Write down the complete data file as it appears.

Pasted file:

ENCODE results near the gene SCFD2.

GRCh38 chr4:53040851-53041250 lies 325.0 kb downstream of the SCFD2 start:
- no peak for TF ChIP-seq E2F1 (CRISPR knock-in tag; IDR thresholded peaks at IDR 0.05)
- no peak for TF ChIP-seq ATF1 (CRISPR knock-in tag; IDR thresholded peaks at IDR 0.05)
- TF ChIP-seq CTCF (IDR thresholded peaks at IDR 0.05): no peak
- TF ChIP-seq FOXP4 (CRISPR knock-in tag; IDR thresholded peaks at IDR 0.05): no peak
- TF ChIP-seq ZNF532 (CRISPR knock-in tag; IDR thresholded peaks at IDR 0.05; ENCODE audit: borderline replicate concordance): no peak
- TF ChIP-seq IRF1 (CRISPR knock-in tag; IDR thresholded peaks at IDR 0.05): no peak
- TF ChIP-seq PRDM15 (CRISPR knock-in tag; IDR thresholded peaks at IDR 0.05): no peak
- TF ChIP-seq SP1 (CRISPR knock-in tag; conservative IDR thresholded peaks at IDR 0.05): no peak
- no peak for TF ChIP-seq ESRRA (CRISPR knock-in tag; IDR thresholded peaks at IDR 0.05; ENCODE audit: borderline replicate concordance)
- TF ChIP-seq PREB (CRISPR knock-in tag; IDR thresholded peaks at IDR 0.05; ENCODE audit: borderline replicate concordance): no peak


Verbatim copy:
ENCODE results near the gene SCFD2.

GRCh38 chr4:53040851-53041250 lies 325.0 kb downstream of the SCFD2 start:
- no peak for TF ChIP-seq E2F1 (CRISPR knock-in tag; IDR thresholded peaks at IDR 0.05)
- no peak for TF ChIP-seq ATF1 (CRISPR knock-in tag; IDR thresholded peaks at IDR 0.05)
- TF ChIP-seq CTCF (IDR thresholded peaks at IDR 0.05): no peak
- TF ChIP-seq FOXP4 (CRISPR knock-in tag; IDR thresholded peaks at IDR 0.05): no peak
- TF ChIP-seq ZNF532 (CRISPR knock-in tag; IDR thresholded peaks at IDR 0.05; ENCODE audit: borderline replicate concordance): no peak
- TF ChIP-seq IRF1 (CRISPR knock-in tag; IDR thresholded peaks at IDR 0.05): no peak
- TF ChIP-seq PRDM15 (CRISPR knock-in tag; IDR thresholded peaks at IDR 0.05): no peak
- TF ChIP-seq SP1 (CRISPR knock-in tag; conservative IDR thresholded peaks at IDR 0.05): no peak
- no peak for TF ChIP-seq ESRRA (CRISPR knock-in tag; IDR thresholded peaks at IDR 0.05; ENCODE audit: borderline replicate concordance)
- TF ChIP-seq PREB (CRISPR knock-in tag; IDR thresholded peaks at IDR 0.05; ENCODE audit: borderline replicate concordance): no peak